Vatican Protests "Outrageous" Qur'an Burning PlanCalls for Respect, Protection for Other Religions
VATICAN CITY, SEPT. 8, 2010 (www.Zenit.org
).- The Pontifical Council for Interreligious Dialogue is protesting the "outrageous and grave" proposal of a man to hold a "Qur'an Burning Day" on Saturday.
Terry Jones, pastor of the Dove World Outreach Center in Gainesville, Florida, said that he wants to publicly burn a Qur'an, the holy book of Islam, on Saturday's anniversary of the 2001 terrorist attacks by Muslim fundamentalists.
The Pontifical council stated in its English-language communiqué that "these deplorable acts of violence, in fact, cannot be counteracted by an outrageous and grave gesture against a book considered sacred by a religious community."
"Each religion, with its respective sacred books, places of worship and symbols, has the right to respect and protection," it stated.
On the occasion of the Sept. 11 anniversary, the council affirmed, we should instead "offer our deep sentiments of solidarity with those who were struck by these horrendous terrorist attacks."
"To this feeling of solidarity we join our prayers for them and their loved ones who lost their lives," it added.
As well, the council called on "each religious leader and believer" to "renew the firm condemnation of all forms of violence, in particular those committed in the name of religion."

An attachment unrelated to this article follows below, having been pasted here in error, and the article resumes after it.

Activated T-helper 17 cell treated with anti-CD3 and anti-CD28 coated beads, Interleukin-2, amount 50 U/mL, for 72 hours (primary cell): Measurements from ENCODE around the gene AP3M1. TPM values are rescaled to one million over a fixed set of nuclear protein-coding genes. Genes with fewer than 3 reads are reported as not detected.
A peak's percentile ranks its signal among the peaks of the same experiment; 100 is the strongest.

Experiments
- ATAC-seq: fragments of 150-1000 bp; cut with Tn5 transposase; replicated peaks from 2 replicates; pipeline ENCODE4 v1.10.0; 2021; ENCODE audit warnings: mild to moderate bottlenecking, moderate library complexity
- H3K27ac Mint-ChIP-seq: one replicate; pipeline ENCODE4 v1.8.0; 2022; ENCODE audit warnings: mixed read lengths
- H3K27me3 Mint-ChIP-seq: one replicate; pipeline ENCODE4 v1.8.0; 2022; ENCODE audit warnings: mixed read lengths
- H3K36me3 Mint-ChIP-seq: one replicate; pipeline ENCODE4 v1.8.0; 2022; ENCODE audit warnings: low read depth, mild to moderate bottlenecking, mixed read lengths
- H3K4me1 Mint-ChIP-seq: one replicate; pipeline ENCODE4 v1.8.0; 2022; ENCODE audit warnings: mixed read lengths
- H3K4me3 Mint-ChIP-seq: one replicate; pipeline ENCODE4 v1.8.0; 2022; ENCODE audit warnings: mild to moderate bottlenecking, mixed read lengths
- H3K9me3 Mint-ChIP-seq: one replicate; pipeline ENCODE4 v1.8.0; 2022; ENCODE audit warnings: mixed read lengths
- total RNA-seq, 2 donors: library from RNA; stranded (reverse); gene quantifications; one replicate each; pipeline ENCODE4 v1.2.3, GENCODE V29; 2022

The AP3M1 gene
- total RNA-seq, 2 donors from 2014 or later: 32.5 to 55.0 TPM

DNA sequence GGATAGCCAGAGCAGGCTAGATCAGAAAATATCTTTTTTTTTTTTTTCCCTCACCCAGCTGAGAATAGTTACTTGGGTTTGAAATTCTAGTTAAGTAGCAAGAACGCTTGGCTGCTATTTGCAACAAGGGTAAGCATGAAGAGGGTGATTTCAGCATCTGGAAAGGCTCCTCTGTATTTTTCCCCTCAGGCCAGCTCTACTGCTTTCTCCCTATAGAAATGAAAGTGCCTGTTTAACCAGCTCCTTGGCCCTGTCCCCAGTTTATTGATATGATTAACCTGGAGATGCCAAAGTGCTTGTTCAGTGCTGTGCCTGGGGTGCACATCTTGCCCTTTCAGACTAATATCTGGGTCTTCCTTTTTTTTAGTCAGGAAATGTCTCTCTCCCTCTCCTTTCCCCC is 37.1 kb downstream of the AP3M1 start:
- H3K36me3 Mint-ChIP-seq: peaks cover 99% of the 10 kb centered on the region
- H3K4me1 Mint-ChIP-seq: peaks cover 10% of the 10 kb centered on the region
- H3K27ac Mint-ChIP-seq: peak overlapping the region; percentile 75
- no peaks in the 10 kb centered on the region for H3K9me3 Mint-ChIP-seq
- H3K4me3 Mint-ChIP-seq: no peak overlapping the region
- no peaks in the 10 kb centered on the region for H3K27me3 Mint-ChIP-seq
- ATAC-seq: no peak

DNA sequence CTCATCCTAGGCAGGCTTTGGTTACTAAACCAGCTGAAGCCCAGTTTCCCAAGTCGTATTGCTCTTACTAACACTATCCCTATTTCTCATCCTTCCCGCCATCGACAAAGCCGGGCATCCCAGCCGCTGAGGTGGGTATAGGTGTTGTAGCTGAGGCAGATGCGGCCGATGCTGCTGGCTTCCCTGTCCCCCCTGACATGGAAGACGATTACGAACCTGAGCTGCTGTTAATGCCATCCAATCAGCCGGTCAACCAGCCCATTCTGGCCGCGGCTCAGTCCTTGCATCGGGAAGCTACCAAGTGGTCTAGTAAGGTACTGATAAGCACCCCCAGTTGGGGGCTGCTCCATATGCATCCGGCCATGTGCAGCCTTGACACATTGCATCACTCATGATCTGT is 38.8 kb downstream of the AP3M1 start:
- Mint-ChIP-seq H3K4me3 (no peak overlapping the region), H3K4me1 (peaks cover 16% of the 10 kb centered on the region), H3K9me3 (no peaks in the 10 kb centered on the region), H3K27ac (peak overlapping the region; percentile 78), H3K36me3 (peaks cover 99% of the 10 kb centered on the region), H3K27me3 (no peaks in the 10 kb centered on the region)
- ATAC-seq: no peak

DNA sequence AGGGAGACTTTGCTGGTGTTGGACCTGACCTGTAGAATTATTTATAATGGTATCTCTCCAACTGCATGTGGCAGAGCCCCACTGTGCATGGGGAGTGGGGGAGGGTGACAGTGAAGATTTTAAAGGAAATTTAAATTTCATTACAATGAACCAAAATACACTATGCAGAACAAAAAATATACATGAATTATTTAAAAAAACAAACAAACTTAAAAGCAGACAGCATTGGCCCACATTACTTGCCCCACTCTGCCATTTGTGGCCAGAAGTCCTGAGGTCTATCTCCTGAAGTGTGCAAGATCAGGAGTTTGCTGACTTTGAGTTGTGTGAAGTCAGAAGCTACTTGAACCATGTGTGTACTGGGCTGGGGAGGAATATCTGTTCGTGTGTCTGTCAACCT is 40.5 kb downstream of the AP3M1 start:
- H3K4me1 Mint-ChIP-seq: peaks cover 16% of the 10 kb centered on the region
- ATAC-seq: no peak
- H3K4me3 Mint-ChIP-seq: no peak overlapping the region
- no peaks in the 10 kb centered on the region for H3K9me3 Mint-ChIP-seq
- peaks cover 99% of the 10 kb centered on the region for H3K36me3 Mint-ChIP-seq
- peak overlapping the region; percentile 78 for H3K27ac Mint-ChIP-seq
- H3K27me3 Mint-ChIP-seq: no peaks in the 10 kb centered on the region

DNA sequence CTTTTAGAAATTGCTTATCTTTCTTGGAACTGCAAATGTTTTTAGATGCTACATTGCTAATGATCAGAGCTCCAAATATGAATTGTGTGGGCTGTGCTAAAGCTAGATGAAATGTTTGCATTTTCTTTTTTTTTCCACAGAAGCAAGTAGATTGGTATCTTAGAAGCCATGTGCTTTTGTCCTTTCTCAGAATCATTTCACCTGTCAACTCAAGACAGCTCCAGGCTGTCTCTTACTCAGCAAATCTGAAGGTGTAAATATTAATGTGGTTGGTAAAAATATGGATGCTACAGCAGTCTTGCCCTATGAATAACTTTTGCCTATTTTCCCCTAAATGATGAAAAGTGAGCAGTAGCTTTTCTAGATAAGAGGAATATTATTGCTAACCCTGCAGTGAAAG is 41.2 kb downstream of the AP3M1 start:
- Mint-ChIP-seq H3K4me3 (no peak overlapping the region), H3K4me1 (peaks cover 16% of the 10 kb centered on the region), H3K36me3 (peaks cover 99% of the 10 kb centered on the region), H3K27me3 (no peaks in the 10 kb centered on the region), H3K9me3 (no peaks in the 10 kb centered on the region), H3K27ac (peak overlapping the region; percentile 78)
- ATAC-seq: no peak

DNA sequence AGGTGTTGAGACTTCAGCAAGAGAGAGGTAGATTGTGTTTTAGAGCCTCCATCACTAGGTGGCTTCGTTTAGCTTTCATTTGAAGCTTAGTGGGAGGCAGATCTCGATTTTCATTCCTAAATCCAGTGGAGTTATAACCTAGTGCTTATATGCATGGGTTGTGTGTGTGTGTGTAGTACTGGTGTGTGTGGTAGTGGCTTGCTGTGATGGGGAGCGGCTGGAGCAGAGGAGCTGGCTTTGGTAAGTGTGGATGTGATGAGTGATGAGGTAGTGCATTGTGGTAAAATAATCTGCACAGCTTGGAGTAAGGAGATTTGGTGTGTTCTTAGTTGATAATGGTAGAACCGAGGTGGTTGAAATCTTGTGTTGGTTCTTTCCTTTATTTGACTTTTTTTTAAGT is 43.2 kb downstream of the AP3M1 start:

The communiqué quoted a 1999 address of John Paul II to the ambassador of Pakistan: "Recourse to violence in the name of religious belief is a perversion of the very teachings of the major religions."
It also referenced the words of Benedict XVI in a 2006 audience with the ambassador of Morocco: "Violence as a response to offences can never be justified, for this type of response is incompatible with the sacred principles of religion."
Catholic leaders worldwide are joining with U.S. officials to protest Jones' initiative, calling for interreligious respect and expressing concern that Christian minority communities and Americans abroad will be unjustly attacked in recompense.
Cardinal Theodore McCarrick, former archbishop of Washington, said in a press conference that this initiative does not correctly represent Christianity nor the "real America."
He underlined the need for an authentic Christian attitude of reaching out to Muslims in love.